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Major Banks Doubt Chinese Potential GDP Goal Is Reachable

Courtesy of ZeroHedge View original post here.

By Ye Xie, Bloomberg Markets Live Reporter and Analyst

Beijing is widely expected to set the growth target this year at 5%-5.5% when top officials lay out their economic policies at the National People’s Congress starting this weekend. A number of high-profile economists at Goldman Sachs, Nomura and Bank of America are skeptical that such a target is attainable. It underscores the challenges Beijing is facing with significant constraints from its housing and Covid policies.

In retrospect, many investors underestimated the significance when Beijing set its 2021 GDP target at a low level (“above 6%”) earlier last year. It turned out that Beijing planned to take advantage of the relatively strong post-Covid recovery to unleash a range of far-reaching and economically costly reforms, from regulatory crackdowns in tech industries to housing deleveraging. China managed to grow 8.1% last year. But by Q4, growth decelerated to an annualized 4%, well below the potential GDP that officials estimate to be about 5%-5.7%. The MSCI China Index lost 23% in 2022 and defaults by developers soared.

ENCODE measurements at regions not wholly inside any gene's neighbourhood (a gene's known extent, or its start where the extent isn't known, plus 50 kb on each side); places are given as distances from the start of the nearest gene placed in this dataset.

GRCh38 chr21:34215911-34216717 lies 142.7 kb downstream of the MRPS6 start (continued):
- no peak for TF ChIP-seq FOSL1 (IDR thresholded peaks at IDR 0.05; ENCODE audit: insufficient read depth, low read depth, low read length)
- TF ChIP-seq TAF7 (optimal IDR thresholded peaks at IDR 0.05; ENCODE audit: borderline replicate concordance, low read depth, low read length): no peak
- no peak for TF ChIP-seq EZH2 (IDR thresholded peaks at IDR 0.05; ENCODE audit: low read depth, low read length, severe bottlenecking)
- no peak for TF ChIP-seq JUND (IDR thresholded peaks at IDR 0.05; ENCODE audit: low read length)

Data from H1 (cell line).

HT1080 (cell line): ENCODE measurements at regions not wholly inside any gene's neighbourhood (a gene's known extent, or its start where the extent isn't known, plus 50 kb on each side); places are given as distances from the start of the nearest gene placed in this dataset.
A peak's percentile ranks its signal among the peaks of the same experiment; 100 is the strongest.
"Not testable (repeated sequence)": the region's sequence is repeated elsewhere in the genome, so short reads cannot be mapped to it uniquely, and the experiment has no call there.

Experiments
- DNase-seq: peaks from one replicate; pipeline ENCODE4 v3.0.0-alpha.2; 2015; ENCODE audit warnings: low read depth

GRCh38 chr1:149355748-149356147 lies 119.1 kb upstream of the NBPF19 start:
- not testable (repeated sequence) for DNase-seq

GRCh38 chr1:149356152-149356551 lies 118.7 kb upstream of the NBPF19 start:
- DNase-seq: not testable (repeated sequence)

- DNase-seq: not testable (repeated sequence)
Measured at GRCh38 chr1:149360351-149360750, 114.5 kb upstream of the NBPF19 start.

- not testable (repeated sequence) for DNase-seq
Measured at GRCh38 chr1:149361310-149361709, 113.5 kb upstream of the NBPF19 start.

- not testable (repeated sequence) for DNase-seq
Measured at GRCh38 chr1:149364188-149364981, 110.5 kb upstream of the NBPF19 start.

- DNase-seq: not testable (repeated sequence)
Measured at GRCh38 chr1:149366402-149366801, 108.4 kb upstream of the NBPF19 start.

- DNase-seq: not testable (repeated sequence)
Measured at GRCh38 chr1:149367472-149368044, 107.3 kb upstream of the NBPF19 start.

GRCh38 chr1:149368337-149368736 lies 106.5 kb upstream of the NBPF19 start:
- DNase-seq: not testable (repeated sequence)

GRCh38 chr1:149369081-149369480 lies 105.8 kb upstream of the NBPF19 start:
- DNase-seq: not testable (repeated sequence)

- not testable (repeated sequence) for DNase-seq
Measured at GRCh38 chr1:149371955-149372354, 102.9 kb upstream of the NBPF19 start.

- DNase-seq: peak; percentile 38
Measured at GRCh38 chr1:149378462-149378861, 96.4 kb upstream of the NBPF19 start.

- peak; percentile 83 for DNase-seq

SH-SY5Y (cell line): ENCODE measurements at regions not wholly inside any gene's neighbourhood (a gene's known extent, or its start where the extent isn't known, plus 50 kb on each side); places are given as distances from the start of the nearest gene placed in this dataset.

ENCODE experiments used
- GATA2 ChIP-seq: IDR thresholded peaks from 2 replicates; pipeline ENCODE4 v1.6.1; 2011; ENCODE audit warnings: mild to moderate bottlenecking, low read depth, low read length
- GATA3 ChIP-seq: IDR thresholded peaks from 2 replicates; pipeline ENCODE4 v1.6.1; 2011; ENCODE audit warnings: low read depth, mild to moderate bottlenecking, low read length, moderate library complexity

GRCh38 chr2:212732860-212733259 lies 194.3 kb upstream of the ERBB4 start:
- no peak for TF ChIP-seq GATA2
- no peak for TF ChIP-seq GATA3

The priority for this year has shifted back to stabilizing the economy. Based on the growth targets released by provinces earlier, most economists expect the GDP goal this year to be set between 5% and 5.5%. The consensus in a Bloomberg survey is for a growth rate of 5.2% this year.

But a number of prominent investment banks think reaching 5% will be challenging. Nomura kept its growth estimate at 4.3%, the lowest in the Bloomberg survey. Forecasts from Goldman (4.5%), Citigroup (4.7%), Barclays (4.7%) and Bank of America (4.8%) are all at the low end of the spectrum.

The skepticism stems from questions about how much China can stimulate the economy, without significant changes to its restrictions on housing and Covid policies. “We expect Beijing to set this year’s GDP growth target at ‘around 5.5%,’ which, in our view, is too high to realistically achieve,” wrote Nomura’s economist Lu Ting and colleagues.

There seems to be a softening tone on both policy fronts recently. Dow Jones reported officials are exploring ways to exit from the zero-Covid policy. Guo Shuqing, the chairman of the China Banking and Insurance Regulatory Commission who last year warned that the real-estate bubble is the biggest “gray rhino,” suggested this week that he doesn’t want adjustments in the housing sector to be “too drastic.”

But under the mantra that housing is not for speculation, it’s hard for China to drastically spur home demand. And any potential change in the Covid policy later this year may come too late to help growth in 2022.

China rarely misses its GDP target. Justin Yifu Lin, a former chief economist at the World Bank, said last month that keeping a relative high speed of growth in the foreseeable future is a political task and that allowing China to grow slower than the U.S. (the Fed forecasts GDP this year at 4%) may affect confidence. How to get there, tough, is the question.


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